Plitvice Lakes National Park world famous Croatia waterfalls, lies at the south end of the slopes of Mala Kapela chain, located roughly halfway between capital city Zagreb and Zadar. Plitvice lakes are the most popular tourist attraction and definite, must-see national park park in Croatia. The National Park covers a total area of 300 square kilometres, whilst the lakes join together over a distance of eight kilometres which are arranged in cascades.
The beauty of the National Park lies in its sixteen lakes, inter-connected by a series of waterfalls, and set in deep woodland populated by deer, bears, wolves, boars and rare bird species. These lakes are a result of the confluence of several small rivers and subterranean karst rivers. The lakes are all interconnected and follow the water flow. They are separated by natural dams of travertine, which is deposited by the action of moss, algae, and bacteria. The particularly sensitive travertine barriers are the result of an interplay between water, air and plants. The encrusted plants and bacteria accumulate on top of each other, forming travertine barriers which grow at the rate of about 1 cm per year.
Plitvice lakes collectively cover an area of about two square kilometres with the water exiting from the lowest lake forming the Korana River. The lakes are renowned for their distinctive colors, ranging from azure to green, grey or blue. The colors change constantly depending on the quantity of minerals or organisms in the water and the angle of sunlight.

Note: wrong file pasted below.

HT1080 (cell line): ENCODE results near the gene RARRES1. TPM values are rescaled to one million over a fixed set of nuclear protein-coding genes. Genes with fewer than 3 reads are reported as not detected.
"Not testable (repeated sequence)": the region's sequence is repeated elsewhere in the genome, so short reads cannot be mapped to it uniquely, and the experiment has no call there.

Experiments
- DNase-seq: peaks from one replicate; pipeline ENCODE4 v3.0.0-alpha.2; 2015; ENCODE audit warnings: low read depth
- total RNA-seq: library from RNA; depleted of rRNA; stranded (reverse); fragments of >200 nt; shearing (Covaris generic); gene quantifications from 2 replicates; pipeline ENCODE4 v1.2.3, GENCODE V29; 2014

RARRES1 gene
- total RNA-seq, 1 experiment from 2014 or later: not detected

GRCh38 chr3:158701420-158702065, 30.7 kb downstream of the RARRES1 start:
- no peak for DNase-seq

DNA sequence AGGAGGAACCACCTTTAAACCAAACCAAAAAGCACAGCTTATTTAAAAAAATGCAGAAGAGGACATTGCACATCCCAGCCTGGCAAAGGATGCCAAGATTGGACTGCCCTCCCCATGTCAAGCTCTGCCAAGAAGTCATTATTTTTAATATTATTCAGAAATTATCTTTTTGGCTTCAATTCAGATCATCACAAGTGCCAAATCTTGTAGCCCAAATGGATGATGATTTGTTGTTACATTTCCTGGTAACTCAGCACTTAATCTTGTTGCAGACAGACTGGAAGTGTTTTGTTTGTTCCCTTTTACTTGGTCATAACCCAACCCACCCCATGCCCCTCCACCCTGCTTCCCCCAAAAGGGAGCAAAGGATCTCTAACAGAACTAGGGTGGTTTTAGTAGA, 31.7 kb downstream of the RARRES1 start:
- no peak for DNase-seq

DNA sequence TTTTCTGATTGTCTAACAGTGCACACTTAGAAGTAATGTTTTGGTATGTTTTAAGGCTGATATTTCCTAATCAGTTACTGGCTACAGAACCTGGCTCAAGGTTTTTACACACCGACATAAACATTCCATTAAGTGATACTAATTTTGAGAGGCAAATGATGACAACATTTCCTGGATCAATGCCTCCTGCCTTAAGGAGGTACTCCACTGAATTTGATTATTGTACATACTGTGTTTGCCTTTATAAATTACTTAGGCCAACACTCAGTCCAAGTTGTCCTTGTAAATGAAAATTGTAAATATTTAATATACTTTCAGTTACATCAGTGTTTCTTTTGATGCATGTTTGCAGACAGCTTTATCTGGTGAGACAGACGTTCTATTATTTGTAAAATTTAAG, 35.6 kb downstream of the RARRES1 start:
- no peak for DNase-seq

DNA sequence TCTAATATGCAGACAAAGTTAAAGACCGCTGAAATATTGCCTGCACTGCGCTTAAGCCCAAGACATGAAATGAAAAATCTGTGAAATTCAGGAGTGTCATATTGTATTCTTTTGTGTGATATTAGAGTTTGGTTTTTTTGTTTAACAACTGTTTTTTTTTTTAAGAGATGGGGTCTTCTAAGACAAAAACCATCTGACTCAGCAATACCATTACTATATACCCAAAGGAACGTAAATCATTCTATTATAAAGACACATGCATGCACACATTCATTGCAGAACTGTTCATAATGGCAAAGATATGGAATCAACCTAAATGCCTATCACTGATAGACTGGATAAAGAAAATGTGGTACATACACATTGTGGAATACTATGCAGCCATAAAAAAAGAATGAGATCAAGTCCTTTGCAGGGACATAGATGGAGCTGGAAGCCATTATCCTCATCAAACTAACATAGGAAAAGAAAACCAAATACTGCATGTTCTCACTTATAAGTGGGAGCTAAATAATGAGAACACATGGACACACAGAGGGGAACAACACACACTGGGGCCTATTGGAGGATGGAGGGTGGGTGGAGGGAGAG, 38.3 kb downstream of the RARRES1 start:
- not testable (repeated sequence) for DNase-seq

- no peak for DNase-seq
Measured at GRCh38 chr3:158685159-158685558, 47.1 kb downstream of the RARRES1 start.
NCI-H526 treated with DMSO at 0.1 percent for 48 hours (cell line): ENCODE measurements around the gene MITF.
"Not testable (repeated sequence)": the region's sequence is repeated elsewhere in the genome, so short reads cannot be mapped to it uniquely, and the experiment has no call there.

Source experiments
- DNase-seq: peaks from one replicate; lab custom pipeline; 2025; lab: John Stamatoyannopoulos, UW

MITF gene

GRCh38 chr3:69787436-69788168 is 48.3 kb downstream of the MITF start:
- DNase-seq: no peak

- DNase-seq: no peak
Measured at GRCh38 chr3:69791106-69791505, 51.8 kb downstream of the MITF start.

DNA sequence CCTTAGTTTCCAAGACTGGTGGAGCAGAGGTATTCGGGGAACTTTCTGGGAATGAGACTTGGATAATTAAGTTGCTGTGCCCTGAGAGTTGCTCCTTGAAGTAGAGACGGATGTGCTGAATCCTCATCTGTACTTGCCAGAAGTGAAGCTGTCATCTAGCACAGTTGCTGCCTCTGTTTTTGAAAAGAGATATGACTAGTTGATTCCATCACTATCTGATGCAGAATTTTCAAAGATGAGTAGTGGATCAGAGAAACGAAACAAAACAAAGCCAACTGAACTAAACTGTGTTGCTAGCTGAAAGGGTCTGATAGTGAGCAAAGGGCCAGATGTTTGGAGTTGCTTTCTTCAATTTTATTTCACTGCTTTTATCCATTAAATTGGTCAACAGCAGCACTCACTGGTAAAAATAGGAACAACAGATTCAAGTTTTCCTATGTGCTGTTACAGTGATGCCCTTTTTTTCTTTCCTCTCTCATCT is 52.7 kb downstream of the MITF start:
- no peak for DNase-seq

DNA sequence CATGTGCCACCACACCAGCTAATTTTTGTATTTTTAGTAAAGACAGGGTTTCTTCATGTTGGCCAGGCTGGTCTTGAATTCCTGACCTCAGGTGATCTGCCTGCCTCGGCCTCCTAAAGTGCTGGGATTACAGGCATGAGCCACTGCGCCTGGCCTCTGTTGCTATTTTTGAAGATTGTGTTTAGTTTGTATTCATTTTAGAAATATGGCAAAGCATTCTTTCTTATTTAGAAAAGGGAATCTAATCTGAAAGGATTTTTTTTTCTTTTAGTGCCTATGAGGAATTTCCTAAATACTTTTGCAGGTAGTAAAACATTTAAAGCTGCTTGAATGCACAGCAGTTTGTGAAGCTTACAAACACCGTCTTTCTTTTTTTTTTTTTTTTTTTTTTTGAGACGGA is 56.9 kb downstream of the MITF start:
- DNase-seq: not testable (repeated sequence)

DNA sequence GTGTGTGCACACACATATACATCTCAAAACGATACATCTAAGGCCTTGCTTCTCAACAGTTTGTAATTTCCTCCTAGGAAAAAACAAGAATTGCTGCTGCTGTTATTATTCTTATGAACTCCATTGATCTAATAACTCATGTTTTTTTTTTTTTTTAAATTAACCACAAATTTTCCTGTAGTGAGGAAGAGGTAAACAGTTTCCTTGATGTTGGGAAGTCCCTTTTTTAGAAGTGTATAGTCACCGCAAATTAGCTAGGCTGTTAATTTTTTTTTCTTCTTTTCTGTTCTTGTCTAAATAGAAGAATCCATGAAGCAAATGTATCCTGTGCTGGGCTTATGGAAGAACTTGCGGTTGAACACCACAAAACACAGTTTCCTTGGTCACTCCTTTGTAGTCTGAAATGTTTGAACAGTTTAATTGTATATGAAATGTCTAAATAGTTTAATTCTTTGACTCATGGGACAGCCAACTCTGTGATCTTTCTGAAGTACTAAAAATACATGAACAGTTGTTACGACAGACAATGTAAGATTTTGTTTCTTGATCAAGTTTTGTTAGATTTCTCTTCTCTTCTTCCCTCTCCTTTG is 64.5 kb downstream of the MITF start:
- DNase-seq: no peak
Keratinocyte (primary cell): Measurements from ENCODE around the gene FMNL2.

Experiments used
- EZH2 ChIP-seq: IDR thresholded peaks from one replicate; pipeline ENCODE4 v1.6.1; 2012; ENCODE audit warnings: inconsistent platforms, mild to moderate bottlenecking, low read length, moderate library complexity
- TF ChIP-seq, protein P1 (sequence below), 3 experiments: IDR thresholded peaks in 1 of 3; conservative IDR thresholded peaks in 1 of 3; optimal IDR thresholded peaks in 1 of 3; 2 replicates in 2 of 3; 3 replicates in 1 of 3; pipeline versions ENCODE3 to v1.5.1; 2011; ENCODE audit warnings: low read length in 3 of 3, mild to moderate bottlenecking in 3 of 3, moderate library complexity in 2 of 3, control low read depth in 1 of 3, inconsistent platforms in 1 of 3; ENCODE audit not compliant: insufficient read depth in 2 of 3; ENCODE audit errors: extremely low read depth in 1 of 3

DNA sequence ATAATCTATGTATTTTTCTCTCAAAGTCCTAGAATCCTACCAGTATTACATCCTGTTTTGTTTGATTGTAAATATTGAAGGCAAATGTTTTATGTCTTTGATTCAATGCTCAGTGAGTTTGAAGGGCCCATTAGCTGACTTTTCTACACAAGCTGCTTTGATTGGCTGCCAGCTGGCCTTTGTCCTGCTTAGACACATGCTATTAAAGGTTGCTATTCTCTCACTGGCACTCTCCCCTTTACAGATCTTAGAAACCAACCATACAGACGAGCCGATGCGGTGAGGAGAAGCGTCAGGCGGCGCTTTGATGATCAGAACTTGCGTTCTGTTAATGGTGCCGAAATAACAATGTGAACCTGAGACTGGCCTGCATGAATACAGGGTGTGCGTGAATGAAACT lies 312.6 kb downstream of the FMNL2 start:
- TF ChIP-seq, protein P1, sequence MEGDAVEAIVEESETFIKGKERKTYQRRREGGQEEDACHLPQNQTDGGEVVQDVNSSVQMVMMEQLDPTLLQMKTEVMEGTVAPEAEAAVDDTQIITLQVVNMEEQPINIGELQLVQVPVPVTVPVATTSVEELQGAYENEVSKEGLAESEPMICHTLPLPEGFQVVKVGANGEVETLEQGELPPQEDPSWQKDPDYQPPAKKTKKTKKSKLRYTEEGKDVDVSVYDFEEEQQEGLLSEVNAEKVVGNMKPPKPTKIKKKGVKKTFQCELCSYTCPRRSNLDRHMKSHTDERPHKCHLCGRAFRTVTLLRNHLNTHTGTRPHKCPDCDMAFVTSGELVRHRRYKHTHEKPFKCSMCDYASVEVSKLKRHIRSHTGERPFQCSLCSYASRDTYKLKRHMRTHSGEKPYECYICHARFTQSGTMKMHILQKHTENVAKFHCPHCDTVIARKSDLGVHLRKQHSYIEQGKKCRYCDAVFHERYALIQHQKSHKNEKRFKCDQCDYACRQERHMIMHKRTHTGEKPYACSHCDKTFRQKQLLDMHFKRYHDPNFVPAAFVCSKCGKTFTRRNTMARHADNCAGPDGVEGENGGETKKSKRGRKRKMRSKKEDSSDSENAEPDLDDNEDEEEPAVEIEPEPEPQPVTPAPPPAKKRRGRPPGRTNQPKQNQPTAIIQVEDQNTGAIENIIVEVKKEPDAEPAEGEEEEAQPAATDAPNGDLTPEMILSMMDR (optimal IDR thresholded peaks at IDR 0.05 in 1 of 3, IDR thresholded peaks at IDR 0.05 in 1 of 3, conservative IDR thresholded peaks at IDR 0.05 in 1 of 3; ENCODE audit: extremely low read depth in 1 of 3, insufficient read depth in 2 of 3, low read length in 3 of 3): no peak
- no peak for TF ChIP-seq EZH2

Through different climatic influences and the large difference in elevation within the protected area, a multifaceted flora and fauna has been created. The national park area is home to many endemic species. Those species that prevailed at the lakes before the arrival of man still exist.
Archaeological research suggests that prehistoric settlements existed in the Park area, while ruins of a fortress of the Illyrian tribe Japodi have been found at the site known as “Gradina”. Here the Romans built watchtowers on the foundations of which a fortified monastery was later built. Its founders were most probably the Templars or the Paulines. Croats permanently settle here in the 7th Century. Turkish invaders are present in this area from 1528 to the beginning of the 18th century, when Austria established the Military Frontier, thus stopping the penetration of Turks into Europe.
The especially valuable and most attractive buildings in the Park area are the traditionally crafted mills and sawmills driven by the power of water, which are gradually being restored and presented to visitors. In 2002, the mill in Korana village was restored, while the restoration of the “Špoljarić” sawmill is underway.
Every season has its own unique charm and the Plitvice Lakes with their alternating colors and every new awakening, both trapped in ice or in the shade of the trees, will leave you with a very distinct, unique and invaluable impression. The Plitvice Lakes are constant, yet always different, and they will surely surprise you with a new experience or new revelation.
Enjoy walking (or hiking) through the Park, taking in the beautiful surroundings and admiring the lakes, waterfalls, nature and wildlife. There is also an electric boat that takes you from one side of the largest lake to the other. This boat runs all year round, more frequently during summer.
A “panoramic train” (i.e. a shuttle bus) also runs within a particular route in the park. You can walk part of the way through the park and then hop on the shuttle bus to take you back to one of the entrances.
To give you only a glimpse at their natural beauty and atmosphere and if you’re undecided about whether or not to visit Plitvice Lakes we have prepared a short virtual tour of the Park from official Plitvice Lakes website.
Turn your virtual tour into a live tour and allow us to take you to stunning Plitvice Lakes National Park! This is one of the best places to visit in Croatia.